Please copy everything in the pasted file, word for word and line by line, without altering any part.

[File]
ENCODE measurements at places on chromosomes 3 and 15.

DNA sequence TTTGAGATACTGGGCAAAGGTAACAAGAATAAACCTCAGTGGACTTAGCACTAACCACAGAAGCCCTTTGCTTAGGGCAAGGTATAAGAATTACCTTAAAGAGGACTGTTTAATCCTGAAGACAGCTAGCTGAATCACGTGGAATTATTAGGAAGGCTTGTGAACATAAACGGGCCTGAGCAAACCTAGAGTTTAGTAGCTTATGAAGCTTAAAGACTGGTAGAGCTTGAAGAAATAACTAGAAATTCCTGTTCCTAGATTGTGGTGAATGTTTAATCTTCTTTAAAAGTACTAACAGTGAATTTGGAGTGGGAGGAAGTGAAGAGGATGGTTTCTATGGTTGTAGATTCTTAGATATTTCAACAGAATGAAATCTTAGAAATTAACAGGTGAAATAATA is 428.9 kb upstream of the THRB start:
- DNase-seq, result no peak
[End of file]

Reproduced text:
ENCODE measurements at places on chromosomes 3 and 15.

DNA sequence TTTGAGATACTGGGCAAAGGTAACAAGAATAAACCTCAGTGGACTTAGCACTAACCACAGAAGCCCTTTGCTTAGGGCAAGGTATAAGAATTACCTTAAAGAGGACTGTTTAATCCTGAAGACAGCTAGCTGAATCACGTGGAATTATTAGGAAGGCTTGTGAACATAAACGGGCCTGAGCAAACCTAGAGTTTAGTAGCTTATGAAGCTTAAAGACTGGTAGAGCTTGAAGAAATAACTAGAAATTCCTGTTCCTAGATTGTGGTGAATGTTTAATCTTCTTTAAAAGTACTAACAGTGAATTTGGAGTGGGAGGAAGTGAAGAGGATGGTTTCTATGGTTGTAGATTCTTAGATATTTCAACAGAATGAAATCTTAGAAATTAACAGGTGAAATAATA is 428.9 kb upstream of the THRB start:
- DNase-seq, result no peak